A boom in short-term rentals is good for homeowners, but Spotsylvania County is experiencing the downside of the relatively new phenomenon.
The Spotsylvania Board of Supervisors heard about those issues and possible solutions at last week’s meeting. The supervisors asked county staff to develop an ordinance to address their concerns.
County Zoning Administrator Kimberly Pomatto told supervisors most of the problems with short-term rentals are happening in the Lake Anna area.
Lake Anna is a manmade body of water covering 13,000 acres in Spotsylvania, Orange and Louisa counties. The lake is a popular tourist attraction, which also helps cool the North Anna nuclear power plant.
Pomatto highlighted the issues, which include the county losing tax revenue from hotels, safety concerns and problems with overloaded septic systems.
The septic problems are happening because owners renting the homes are allowing more occupants than the systems were designed to handle. The septic problem also is considered a factor—along with area farm runoff and the increase in housing—in the harmful algae blooms in the lake the past three years.
Greg Baker, the head of the Lake Anna Civic Association, said in an interview that short-term rentals have “exploded” in Lake Anna in the past three to five years, boosted by the popularity of businesses like Airbnb and other online sites where people can rent homes for a few days or weeks at a time.
Baker said Lake Anna’s short-term rental homes are basically booked through 2023.
“You can’t get a place on the lake,” he said.
Baker supports short-term rentals, but he thinks homeowners need to follow regulations, and that the county could institute an ordinance to help with things like the septic system problems.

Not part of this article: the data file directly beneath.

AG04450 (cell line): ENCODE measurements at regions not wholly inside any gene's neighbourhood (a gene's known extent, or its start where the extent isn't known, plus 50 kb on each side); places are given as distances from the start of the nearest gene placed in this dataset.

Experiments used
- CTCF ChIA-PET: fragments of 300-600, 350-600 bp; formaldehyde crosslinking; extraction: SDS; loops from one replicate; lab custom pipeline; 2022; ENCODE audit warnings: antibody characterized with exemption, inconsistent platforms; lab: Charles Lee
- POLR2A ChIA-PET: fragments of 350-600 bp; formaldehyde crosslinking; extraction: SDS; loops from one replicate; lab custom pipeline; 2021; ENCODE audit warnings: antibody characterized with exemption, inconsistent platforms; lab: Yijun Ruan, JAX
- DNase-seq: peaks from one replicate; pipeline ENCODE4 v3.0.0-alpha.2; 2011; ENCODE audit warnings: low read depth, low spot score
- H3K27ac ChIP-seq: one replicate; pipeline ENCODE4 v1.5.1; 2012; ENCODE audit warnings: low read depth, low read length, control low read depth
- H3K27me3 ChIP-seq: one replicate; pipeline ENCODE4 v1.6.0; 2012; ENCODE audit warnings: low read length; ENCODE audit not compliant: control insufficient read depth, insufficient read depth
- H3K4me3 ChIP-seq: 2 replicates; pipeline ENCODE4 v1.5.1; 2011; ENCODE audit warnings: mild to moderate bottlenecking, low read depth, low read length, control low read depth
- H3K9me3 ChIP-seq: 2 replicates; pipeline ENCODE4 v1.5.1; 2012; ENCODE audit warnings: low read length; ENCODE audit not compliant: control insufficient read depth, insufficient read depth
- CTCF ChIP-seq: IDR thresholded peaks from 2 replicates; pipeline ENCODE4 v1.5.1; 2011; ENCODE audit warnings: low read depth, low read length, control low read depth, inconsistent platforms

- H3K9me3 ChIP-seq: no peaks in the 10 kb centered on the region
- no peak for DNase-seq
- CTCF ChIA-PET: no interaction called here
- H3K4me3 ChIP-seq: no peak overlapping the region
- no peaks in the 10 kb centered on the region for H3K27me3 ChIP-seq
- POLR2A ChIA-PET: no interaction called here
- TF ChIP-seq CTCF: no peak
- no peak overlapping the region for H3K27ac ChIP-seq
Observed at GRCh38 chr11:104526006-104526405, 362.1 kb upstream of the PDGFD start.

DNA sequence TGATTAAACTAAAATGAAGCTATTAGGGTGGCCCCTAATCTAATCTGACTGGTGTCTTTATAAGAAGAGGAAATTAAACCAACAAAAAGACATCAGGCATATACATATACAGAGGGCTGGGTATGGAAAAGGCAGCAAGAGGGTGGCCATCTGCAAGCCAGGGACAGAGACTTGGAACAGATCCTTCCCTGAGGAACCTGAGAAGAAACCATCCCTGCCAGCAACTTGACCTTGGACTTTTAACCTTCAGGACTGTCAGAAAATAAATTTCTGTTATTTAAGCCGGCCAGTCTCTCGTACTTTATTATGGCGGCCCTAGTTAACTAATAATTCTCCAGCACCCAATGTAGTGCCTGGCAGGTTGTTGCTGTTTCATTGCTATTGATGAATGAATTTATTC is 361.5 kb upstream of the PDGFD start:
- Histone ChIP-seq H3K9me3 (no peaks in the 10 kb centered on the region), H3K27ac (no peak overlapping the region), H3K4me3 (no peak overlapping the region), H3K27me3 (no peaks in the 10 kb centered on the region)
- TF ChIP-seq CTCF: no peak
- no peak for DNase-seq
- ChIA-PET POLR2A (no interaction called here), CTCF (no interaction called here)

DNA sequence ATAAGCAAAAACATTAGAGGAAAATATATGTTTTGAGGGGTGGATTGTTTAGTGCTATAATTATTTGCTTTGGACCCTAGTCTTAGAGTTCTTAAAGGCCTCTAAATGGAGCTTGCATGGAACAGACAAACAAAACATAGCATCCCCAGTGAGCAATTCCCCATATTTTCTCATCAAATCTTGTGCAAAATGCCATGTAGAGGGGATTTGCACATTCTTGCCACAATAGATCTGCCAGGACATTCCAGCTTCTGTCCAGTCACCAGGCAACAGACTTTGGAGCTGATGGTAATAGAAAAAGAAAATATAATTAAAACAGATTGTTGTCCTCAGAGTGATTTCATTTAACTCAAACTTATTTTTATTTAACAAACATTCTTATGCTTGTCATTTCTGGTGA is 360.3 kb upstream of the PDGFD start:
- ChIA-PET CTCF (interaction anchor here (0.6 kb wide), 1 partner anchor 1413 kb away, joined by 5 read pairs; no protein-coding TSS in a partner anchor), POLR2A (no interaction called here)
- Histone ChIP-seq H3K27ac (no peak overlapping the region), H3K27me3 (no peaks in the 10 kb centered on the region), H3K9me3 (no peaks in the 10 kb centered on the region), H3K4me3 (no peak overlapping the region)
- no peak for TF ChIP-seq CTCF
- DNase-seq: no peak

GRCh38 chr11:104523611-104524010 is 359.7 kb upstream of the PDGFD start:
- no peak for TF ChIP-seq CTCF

The rentals at Lake Anna often advertise that homes can accommodate many more people than code allows.
At last Tuesday’s meeting, Supervisor Kevin Marshall looked up one short-term rental in Lake Anna that advertised seven bedrooms that could accommodate 24, for more than $900 a night.
Allowing more people to stay in the homes not only is harming the septic systems, it creates safety issues, with people sometimes sleeping in rooms with no windows, officials said. Fire officials also are concerned about safety issues with the packed houses.
Supervisor Barry Jett added that residents have told him they don’t feel comfortable in common areas that are sometimes taken over by short-term renters.
Marshall said the short-term rental homes are businesses and should be regulated that way.
Pomatto told the supervisors an ordinance could require inspections and permits, limit the number of renters and add safety requirements such as smoke detectors and fire extinguishers.
The board asked her to work on a recommendation.
Scott Shenk: 540/374-5436